A warning issued by Air India on June 21 in which it asked its retired employees not to criticise the national carrier in the print and electronic media, social media and on social messaging apps is unprecedented, said senior airline personnel and its former employees.
The warning was issued through an office order signed by an executive director and approved by Air India’s chairman and managing director Ashwani Lohani. The order said that those who violate these directives would be denied the post-retirement facilities that the company extends to them.
The order said:
“It has been noticed in the recent past that few retired personnel of Air India are tarnishing the image of the company by posting negative remarks about the company on social networking sites like Twitter, Facebook and WhatsApp and also electronic and print media. It is unacceptable that a person who is availing post retirement facilities like passage, medical, etc from Air India talks against the company.
“Retired personnel may be requested to refrain from posting any negative statement about the company as mentioned above. Retire personnel who make such negative comments with the intention of tarnishing the image of the company will themselves be responsible for cessation of their post retirement facilities.”
Though Air India did not refer to any specific retired personnel in the order, senior airline officers who did not wish to be identified said that it was primarily targeted at two retired senior officers, who have been vocal in their criticism of the national carrier in the media and on social networking sites over the past 18 months.
“There are people who have spent more than two to three decades in Air India and held important positions but they did not raise any questions during their service period,” said Air India spokesperson Dhananjay Kumar, explaining why the order was issued. “But after retirement, they started defaming the national carrier.”
Depending on their years of service, retired Air India personnel receive several post-retirement facilities such as free air tickets to a number of domestic and international destinations in a year, as well as health-related benefits such as medical insurance and access to medical facilities run by the company.
Reason for gag
A senior Air India officer said that the friction between the management and the two former senior employees in question became evident in 2016 when Air India started promoting five of its subsidiaries. “The two retired personnel and another former officer whose service was terminated – he does not receive any post-retirement facilities – took to social media intensively to vent their ire,” said the officer. “They started the attack and many others followed them.”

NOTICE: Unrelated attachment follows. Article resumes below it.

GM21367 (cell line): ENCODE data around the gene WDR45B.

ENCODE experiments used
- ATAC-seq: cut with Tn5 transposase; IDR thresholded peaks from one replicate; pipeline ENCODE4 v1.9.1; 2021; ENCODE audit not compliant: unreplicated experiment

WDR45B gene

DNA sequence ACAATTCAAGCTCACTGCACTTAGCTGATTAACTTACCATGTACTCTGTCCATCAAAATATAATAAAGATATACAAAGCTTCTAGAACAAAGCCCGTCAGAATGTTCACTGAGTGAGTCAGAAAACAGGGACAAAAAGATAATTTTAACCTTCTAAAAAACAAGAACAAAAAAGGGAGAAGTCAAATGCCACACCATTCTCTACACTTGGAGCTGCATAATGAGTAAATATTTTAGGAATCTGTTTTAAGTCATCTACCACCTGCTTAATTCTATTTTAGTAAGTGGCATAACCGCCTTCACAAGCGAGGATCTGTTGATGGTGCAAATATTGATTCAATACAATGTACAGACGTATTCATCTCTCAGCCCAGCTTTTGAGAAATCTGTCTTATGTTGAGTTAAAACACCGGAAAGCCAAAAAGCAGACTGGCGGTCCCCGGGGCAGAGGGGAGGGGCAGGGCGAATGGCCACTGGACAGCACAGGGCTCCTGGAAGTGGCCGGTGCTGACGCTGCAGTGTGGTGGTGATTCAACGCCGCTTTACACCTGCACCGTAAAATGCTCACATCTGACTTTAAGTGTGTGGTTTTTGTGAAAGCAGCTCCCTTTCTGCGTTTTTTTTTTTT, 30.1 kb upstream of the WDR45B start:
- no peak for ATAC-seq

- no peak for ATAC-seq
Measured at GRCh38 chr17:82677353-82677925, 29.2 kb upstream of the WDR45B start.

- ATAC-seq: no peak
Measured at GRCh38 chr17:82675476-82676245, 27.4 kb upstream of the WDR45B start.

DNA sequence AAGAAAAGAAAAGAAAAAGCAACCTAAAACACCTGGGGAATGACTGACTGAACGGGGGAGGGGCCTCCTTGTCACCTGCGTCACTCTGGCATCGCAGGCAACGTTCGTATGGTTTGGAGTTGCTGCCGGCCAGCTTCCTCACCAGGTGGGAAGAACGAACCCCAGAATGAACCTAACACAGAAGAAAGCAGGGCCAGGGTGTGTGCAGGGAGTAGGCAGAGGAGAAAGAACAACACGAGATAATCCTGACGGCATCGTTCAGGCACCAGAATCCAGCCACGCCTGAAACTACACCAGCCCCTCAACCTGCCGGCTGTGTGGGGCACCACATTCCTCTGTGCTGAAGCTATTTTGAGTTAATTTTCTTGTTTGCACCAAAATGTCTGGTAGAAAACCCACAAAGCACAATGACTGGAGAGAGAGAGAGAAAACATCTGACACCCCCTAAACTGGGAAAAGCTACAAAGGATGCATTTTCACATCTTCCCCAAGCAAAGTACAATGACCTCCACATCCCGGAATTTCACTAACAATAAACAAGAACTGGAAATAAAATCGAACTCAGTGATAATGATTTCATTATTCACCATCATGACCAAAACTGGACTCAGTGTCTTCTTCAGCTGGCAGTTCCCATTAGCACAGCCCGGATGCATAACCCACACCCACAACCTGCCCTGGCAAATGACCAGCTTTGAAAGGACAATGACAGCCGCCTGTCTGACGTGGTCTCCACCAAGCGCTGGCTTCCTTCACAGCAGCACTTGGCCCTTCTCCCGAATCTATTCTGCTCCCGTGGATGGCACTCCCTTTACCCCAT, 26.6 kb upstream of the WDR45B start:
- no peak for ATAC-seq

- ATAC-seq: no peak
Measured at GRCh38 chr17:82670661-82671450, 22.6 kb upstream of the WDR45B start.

The subsidiaries include Air India Engineering Services, Air India Transport Services, Airline Allied Services, Alliance Air and Air India Express.
“The retired officers would rant about corruption and faulty auditing with regard to the subsidiaries,” said the officer. “At one point their campaign got really aggressive and they also started sharing baseless information with journalists, instead of raising those issues with the airline.”
Another senior officer said that the friction between the management and the retired officers intensified after the Ravindra Gaikwad episode in March. Gaikwad, a Shiv Sena MP, hit an Air India employee with his slipper because he was upset he had not been given a seat in business class. The airline subsequently registered a complaint with the police against the first-time lawmaker and also blacklisted him from travelling in the national carrier.
“While Air India was going through a tough time dealing with the situation, the retired officials again took to social media to express how the airline was at fault in the entire episode,” said the officer. “This fanned the flames of the ongoing protest by supporters of the Shiv Sena [who were supporting party MP Gaikwad].”
The friction between the retired employees and the Air India management further intensified in May when talks about the airline’s privatisation – which employees unions in Air India are protesting against – were at its peak.
“One of the retired personnel again…went on to talk to media organisations about how the entire stake of Air India should be in private hands,” said an Air India employee associated with one of the active unions.
This is believed to be a reference to former Air India Executive Director Jitender Bhargava, who gave an interview to the Economic Times, which was published on June 21, the day Air India issued the gag order. In the interview, Bhargava recommended 100% privatisation of the airline.
“Post-retirement benefits are not bestowed on employees but earned by them,” said Bhargava, whose book The Descent of Air India was published three years ago. “Hence, they cannot be arbitrarily withdrawn.”
Bhargava refused to say if he felt that he was being targeted by the company.
A retired managing director of Air India who did not wish to be identified, said: “The airlines industry has always been very aggressive and most companies do not tolerate criticism. As far as the case of retired officials are concerned, there has always been a general rule that they would raise issues only with the company and not go public about them.”
The retired officer refrained from commenting on whether it was right or wrong for Air India to issue the order, but he did say it was an unprecedented move. “There can be substance in the criticism,” he said. “But it is also true that retired officials who had once held important positions are always taken seriously and they can approach the management instead of ranting in public.”